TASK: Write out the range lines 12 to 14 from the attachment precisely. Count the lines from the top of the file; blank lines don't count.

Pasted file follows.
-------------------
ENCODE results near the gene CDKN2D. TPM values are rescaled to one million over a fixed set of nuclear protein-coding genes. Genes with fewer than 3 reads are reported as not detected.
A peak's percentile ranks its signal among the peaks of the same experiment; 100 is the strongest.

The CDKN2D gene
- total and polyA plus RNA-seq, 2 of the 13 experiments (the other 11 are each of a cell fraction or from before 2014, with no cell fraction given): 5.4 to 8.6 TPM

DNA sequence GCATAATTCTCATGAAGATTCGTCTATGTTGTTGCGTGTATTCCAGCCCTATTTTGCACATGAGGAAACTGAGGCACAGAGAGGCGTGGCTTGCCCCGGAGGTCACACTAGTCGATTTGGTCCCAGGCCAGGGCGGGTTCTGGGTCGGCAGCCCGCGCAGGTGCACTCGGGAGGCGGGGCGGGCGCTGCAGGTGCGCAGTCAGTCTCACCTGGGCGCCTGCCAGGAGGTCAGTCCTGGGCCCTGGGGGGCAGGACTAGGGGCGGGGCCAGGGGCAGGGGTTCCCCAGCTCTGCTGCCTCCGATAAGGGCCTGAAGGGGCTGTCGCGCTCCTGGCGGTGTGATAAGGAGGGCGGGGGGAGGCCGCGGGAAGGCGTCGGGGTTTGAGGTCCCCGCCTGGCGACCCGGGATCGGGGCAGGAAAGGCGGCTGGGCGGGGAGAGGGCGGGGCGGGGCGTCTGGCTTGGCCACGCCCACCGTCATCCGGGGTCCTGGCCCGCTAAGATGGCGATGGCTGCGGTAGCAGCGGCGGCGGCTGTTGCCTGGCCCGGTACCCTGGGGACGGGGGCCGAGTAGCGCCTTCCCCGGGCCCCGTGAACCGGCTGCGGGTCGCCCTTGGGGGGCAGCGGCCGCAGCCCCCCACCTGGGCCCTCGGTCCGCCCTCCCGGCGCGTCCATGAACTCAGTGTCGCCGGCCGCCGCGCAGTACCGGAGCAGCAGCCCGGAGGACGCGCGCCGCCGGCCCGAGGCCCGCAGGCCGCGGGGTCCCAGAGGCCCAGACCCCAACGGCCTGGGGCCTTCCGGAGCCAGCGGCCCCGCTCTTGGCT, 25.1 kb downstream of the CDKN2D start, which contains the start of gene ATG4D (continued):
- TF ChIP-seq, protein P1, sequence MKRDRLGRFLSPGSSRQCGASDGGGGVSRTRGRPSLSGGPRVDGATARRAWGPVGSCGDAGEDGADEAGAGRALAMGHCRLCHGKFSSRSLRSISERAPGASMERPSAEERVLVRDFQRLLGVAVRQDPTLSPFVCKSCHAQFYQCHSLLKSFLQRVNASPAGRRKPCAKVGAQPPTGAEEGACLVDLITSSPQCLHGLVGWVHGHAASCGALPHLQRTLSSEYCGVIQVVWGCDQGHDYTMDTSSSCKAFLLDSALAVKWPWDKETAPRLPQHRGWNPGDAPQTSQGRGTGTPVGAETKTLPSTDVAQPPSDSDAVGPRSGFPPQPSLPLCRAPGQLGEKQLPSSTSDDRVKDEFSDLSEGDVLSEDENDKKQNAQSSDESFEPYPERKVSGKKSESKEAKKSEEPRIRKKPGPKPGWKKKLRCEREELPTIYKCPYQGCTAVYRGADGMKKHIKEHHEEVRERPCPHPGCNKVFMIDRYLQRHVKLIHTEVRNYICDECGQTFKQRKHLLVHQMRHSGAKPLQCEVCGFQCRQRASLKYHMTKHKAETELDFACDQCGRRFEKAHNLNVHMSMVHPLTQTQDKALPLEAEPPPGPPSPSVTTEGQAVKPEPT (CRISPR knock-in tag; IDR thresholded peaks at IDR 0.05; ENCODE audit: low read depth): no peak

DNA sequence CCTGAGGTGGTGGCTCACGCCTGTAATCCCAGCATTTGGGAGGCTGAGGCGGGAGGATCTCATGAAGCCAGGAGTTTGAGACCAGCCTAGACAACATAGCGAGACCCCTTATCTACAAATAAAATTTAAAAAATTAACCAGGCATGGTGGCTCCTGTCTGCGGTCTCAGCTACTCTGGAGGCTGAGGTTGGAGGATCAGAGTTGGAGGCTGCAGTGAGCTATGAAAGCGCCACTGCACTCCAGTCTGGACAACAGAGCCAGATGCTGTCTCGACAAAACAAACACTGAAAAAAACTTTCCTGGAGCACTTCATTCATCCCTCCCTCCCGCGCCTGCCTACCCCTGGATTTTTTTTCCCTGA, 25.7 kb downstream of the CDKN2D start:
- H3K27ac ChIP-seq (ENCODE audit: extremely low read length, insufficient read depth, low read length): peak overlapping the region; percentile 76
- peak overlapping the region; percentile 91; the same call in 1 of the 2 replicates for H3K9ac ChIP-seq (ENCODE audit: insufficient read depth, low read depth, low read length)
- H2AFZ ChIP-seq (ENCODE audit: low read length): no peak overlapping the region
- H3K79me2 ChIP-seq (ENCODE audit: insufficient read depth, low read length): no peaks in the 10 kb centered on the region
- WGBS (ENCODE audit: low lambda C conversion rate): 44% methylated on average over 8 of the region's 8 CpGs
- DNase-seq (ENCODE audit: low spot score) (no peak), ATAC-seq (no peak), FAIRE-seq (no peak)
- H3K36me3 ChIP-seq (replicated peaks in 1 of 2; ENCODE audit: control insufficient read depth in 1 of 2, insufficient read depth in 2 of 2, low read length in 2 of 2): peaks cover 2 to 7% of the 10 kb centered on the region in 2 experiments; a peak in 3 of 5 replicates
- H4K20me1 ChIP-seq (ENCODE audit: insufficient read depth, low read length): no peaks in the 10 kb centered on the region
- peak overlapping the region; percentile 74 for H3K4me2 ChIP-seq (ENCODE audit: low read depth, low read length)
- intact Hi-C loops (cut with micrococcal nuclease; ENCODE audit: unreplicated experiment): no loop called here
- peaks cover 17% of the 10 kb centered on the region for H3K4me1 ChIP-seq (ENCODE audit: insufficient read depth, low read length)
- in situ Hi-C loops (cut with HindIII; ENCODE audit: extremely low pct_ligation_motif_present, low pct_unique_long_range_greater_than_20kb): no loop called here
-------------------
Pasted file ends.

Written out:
- WGBS (ENCODE audit: low lambda C conversion rate): 44% methylated on average over 8 of the region's 8 CpGs
- DNase-seq (ENCODE audit: low spot score) (no peak), ATAC-seq (no peak), FAIRE-seq (no peak)
- H3K36me3 ChIP-seq (replicated peaks in 1 of 2; ENCODE audit: control insufficient read depth in 1 of 2, insufficient read depth in 2 of 2, low read length in 2 of 2): peaks cover 2 to 7% of the 10 kb centered on the region in 2 experiments; a peak in 3 of 5 replicates